By 1863, there were stages running to Boise and back to Umatilla. From 1857 until 1860, several settlers had homesteaded along the Columbia River in the area of present Umatilla. The rush of some of the miners in 1861 brought the growth of hotels and/or stations in the area, and large numbers of cattle were brought in to graze along the river bottom. Then the discovery of the Powder River mines in 1862 brought even more growth as they traveled “through the Umatilla Country and across the Blue mountains.” Oregon Genealogy, “Final Settlement of Umatilla County, Oregon,” Oregon Genealogy Records, pp. 1-2. 10-21-2004.
Here we note some related information. In March 1862, A. J. Kane and H. H. Hill started a navigation landing site for trading goods on the Columbia River, eight miles below the mouth of the Umatilla River. It was called Grand Ronde Landing. In the spring of 1863, a man named Spencer started a town called Columbia, but it soon became Umatilla Landing. Businesses grew and Umatilla Landing became a rival to Walla Walla. Stages were established to run to Powder River and others to Boise and Placerville in Idaho. A lot of pack animals were lining the roads carrying freight. Oregon Genealogy, “Final Settlement of Umatilla County, Oregon,” “Umatilla City, Umatilla County, Oregon,” pp. 1-3. 10-21-2004. Soon wagon loads of freight began to replace the pack animals. Most of the traffic to Idaho went then by way of the Olds Ferry, some to the Boise Basin and some to Boise on the Goodale route.
For many reasons that have become apparent, and because of the above documented information, it is very likely that the Goodale route from Boise to the Payette River, and on west, became that Umatilla Road! On November 21, 2004, this writer and wife stopped to visit with the wife of a couple that own property on North Fork Willow Creek (T5N, R1W, Sec. 3), where the Umatilla Road once crossed. When she heard that this visitor was the Preservation Officer for the Idaho Chapter of the Oregon-California Trails Association and a BLM volunteer, and that we were looking for the route of the Goodale Train north of Boise, she shared the following information: When the owners had a surveyor do some work for them on the property, he had found an old marker that indicated they were near the site of a “Umatilla” road stage station. She appeared to already have been made aware that this could have been the route of Goodale. Mrs. Jay Lynn, 4050 Chaparral Rd, Eagle, ID, Nov. 21, 4005. Personal conversation with Mrs. Lynn at her residence by James McGill.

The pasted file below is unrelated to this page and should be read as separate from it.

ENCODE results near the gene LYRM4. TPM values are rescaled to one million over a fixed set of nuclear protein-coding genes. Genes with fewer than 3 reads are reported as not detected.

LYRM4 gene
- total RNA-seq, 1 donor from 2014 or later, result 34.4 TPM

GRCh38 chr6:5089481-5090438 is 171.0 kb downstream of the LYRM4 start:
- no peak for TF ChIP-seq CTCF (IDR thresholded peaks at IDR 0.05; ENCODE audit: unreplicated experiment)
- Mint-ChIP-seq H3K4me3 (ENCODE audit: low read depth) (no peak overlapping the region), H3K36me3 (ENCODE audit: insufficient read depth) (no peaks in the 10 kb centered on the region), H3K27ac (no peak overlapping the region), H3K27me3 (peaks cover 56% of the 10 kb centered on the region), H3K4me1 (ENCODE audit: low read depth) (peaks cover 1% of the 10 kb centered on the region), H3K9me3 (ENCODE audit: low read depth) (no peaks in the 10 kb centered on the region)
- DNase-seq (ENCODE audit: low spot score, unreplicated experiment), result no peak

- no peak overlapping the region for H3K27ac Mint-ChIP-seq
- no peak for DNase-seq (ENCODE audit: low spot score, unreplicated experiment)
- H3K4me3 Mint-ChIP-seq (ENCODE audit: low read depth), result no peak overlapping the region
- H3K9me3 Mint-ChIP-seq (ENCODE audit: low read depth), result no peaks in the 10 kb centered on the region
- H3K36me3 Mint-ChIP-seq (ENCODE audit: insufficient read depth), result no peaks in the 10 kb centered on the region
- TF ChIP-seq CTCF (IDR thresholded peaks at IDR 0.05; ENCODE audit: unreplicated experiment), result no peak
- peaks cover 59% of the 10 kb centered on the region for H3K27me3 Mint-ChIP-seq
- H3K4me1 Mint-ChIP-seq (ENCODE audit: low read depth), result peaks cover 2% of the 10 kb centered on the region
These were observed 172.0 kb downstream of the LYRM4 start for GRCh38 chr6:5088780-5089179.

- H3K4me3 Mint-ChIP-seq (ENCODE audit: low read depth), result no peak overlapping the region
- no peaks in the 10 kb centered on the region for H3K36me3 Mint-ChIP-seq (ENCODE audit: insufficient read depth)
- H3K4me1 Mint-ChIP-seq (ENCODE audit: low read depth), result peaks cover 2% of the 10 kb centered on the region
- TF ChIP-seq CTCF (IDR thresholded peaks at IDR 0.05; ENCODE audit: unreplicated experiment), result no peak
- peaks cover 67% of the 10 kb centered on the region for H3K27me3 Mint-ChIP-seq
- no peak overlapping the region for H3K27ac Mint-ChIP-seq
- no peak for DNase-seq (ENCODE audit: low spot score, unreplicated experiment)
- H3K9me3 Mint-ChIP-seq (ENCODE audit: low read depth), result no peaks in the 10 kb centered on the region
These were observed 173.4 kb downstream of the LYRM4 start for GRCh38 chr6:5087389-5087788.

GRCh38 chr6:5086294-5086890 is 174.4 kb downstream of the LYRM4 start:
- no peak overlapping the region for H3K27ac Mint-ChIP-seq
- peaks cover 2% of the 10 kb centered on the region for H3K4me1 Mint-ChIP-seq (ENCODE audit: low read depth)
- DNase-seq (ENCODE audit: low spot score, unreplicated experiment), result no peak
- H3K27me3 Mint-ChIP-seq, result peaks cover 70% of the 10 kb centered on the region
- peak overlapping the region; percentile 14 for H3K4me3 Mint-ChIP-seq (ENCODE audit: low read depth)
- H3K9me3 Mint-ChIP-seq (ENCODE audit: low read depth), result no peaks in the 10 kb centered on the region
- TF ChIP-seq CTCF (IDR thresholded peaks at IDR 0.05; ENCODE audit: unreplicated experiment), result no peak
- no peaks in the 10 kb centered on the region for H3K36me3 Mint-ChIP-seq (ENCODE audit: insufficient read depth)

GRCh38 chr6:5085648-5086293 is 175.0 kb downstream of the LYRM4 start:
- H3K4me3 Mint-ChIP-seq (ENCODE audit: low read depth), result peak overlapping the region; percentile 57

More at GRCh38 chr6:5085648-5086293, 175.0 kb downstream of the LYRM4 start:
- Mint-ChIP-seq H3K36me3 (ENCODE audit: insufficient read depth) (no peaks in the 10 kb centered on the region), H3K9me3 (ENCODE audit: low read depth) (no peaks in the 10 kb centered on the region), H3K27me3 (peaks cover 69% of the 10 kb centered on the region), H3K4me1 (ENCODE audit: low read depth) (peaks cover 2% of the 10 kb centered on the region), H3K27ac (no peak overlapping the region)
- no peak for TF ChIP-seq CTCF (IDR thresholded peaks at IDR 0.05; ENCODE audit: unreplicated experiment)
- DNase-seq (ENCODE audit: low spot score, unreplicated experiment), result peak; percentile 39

We have now discovered even more of the importance that the Goodale North route contributed to Idaho. It did not go unused after his wagons passed, and surely soon became the main through-route, to and from Oregon, not only for emigrants but for some commerce and personnel travel.
With all the accumulated information we can state that the Umatilla Road closely followed the Goodale Train route, especially from Boise to the Payette River. Because there was little pause in the traffic after Goodale’s Train went though, it is reasonable to believe that the Goodale wagon tracks on the prior Indian trail would have been well enough marked for followers to have continued NW from Boise on the same route. There were enough wagons to have left a recognizable trail. The route from where Goodale left the Boise area and all the way to the top of Freezeout Hill is now established as the Umatilla Road route. There would have been little reason to have started over and to begin a new, close-by route for the Umatilla Road! And the evidence all indicates that the travel along the route of the Umatilla Road predated both the Bramwell trail route and the Payette/Marsh Road.
One good evidence that the Umatilla Road was the same as Goodale route is that no where across any of the 1860s survey plats was any other route nearby indicated-nor was any trail mentioned on the accompanying survey notes. No other trails, road segments, or any parallel route was indicated where a road would have crossed multiple section lines. It is reasonable to believe that those surveyors, who were faithful to record other existing and crossing roads and trails (none of which were shown on the plats or indicated in the surveyor notes to be anywhere near or in the direction that Goodale Train had traveled), would not have ignored all evidence of a parallel road route. The other two roads NW from Boise, the Bramwell trail and the Payette/Marsh route, do not fit the dependable information that is available about Tim Goodale’s route, and both are out of way from the most probable Goodale traveled area all the way to the Payette River.
Back to: Goodale North Trail
|↑1||Oregon Genealogy, “Final Settlement of Umatilla County, Oregon,” Oregon Genealogy Records, pp. 1-2. 10-21-2004.|
|↑2||Oregon Genealogy, “Final Settlement of Umatilla County, Oregon,” “Umatilla City, Umatilla County, Oregon,” pp. 1-3. 10-21-2004.|
|↑3||Mrs. Jay Lynn, 4050 Chaparral Rd, Eagle, ID, Nov. 21, 4005. Personal conversation with Mrs. Lynn at her residence by James McGill.|